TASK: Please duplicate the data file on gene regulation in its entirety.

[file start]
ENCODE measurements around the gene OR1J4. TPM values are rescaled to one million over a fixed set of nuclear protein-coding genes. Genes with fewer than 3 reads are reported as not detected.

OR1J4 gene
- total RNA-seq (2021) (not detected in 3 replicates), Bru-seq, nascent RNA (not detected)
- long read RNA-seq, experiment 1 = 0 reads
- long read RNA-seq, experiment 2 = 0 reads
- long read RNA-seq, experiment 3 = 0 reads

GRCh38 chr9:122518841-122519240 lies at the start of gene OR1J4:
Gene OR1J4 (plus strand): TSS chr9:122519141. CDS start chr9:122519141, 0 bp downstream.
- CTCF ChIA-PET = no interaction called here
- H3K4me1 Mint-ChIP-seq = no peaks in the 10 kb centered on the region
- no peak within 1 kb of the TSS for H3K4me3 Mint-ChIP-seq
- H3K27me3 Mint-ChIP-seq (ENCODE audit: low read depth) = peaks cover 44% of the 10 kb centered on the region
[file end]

ENCODE measurements around the gene OR1J4. TPM values are rescaled to one million over a fixed set of nuclear protein-coding genes. Genes with fewer than 3 reads are reported as not detected.

OR1J4 gene
- total RNA-seq (2021) (not detected in 3 replicates), Bru-seq, nascent RNA (not detected)
- long read RNA-seq, experiment 1 = 0 reads
- long read RNA-seq, experiment 2 = 0 reads
- long read RNA-seq, experiment 3 = 0 reads

GRCh38 chr9:122518841-122519240 lies at the start of gene OR1J4:
Gene OR1J4 (plus strand): TSS chr9:122519141. CDS start chr9:122519141, 0 bp downstream.
- CTCF ChIA-PET = no interaction called here
- H3K4me1 Mint-ChIP-seq = no peaks in the 10 kb centered on the region
- no peak within 1 kb of the TSS for H3K4me3 Mint-ChIP-seq
- H3K27me3 Mint-ChIP-seq (ENCODE audit: low read depth) = peaks cover 44% of the 10 kb centered on the region